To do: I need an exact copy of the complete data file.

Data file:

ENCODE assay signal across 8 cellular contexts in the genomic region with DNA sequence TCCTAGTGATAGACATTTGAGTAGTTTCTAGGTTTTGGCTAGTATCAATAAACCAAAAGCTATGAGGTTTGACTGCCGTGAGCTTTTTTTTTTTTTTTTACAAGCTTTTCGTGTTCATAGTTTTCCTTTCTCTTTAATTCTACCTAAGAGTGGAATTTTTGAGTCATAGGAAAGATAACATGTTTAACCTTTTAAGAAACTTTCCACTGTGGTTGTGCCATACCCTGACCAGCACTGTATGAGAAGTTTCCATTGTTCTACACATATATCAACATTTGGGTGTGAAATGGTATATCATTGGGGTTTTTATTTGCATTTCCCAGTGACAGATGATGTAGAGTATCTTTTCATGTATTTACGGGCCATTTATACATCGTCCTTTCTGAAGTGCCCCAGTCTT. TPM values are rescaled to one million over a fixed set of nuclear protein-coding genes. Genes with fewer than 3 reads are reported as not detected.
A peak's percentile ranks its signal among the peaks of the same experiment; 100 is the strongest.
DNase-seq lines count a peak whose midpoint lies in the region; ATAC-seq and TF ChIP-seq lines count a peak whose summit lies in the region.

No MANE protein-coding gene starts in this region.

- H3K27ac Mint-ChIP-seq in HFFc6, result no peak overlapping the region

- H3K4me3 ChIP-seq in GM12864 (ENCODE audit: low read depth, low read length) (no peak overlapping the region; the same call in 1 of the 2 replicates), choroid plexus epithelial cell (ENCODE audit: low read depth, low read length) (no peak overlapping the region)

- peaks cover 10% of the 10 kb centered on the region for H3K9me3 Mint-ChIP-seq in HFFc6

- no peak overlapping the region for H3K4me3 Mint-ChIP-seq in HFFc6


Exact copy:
ENCODE assay signal across 8 cellular contexts in the genomic region with DNA sequence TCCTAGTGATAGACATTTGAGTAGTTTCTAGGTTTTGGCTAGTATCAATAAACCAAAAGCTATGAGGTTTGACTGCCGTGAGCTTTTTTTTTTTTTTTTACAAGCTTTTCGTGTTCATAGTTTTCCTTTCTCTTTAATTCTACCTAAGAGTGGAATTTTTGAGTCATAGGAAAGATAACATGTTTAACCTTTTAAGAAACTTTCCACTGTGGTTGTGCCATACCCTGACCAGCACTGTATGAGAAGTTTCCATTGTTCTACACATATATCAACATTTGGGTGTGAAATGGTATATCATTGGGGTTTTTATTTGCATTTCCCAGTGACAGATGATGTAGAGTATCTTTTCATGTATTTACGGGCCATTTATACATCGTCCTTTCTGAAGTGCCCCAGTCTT. TPM values are rescaled to one million over a fixed set of nuclear protein-coding genes. Genes with fewer than 3 reads are reported as not detected.
A peak's percentile ranks its signal among the peaks of the same experiment; 100 is the strongest.
DNase-seq lines count a peak whose midpoint lies in the region; ATAC-seq and TF ChIP-seq lines count a peak whose summit lies in the region.

No MANE protein-coding gene starts in this region.

- H3K27ac Mint-ChIP-seq in HFFc6, result no peak overlapping the region

- H3K4me3 ChIP-seq in GM12864 (ENCODE audit: low read depth, low read length) (no peak overlapping the region; the same call in 1 of the 2 replicates), choroid plexus epithelial cell (ENCODE audit: low read depth, low read length) (no peak overlapping the region)

- peaks cover 10% of the 10 kb centered on the region for H3K9me3 Mint-ChIP-seq in HFFc6

- no peak overlapping the region for H3K4me3 Mint-ChIP-seq in HFFc6